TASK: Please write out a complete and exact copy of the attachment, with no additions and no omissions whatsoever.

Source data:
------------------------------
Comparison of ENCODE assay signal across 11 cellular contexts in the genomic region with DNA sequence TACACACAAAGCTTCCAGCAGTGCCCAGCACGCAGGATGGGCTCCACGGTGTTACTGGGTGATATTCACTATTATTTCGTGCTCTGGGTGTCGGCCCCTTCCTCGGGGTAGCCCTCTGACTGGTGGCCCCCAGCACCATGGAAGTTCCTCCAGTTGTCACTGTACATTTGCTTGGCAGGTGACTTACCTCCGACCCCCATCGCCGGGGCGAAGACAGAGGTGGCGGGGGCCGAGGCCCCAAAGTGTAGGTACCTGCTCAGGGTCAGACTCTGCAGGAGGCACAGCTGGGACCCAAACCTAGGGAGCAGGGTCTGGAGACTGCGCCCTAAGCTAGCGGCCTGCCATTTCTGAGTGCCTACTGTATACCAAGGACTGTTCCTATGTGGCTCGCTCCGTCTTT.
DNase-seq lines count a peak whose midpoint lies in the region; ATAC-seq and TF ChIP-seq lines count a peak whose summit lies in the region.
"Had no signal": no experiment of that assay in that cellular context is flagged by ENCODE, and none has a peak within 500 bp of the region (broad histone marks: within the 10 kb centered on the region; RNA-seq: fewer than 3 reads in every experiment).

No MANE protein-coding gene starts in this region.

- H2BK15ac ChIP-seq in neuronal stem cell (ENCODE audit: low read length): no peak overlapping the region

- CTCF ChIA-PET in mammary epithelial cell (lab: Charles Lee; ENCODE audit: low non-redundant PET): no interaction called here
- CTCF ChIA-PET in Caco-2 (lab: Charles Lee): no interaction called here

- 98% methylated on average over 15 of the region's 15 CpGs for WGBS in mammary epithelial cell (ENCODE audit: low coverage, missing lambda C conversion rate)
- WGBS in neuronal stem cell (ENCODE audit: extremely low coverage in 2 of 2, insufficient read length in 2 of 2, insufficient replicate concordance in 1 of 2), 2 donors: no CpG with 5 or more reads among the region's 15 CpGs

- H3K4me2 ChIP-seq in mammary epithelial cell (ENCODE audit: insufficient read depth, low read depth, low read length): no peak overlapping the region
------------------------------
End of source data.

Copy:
Comparison of ENCODE assay signal across 11 cellular contexts in the genomic region with DNA sequence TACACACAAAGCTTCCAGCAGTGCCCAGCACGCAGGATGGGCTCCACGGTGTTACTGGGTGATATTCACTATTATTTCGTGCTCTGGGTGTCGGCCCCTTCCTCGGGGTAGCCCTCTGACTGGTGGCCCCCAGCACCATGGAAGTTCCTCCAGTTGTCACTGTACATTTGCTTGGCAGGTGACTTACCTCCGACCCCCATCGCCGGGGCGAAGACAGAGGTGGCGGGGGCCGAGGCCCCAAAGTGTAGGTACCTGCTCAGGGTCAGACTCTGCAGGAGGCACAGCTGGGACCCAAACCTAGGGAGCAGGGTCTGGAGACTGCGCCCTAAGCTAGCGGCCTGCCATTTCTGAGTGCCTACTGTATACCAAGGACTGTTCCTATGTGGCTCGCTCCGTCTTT.
DNase-seq lines count a peak whose midpoint lies in the region; ATAC-seq and TF ChIP-seq lines count a peak whose summit lies in the region.
"Had no signal": no experiment of that assay in that cellular context is flagged by ENCODE, and none has a peak within 500 bp of the region (broad histone marks: within the 10 kb centered on the region; RNA-seq: fewer than 3 reads in every experiment).

No MANE protein-coding gene starts in this region.

- H2BK15ac ChIP-seq in neuronal stem cell (ENCODE audit: low read length): no peak overlapping the region

- CTCF ChIA-PET in mammary epithelial cell (lab: Charles Lee; ENCODE audit: low non-redundant PET): no interaction called here
- CTCF ChIA-PET in Caco-2 (lab: Charles Lee): no interaction called here

- 98% methylated on average over 15 of the region's 15 CpGs for WGBS in mammary epithelial cell (ENCODE audit: low coverage, missing lambda C conversion rate)
- WGBS in neuronal stem cell (ENCODE audit: extremely low coverage in 2 of 2, insufficient read length in 2 of 2, insufficient replicate concordance in 1 of 2), 2 donors: no CpG with 5 or more reads among the region's 15 CpGs

- H3K4me2 ChIP-seq in mammary epithelial cell (ENCODE audit: insufficient read depth, low read depth, low read length): no peak overlapping the region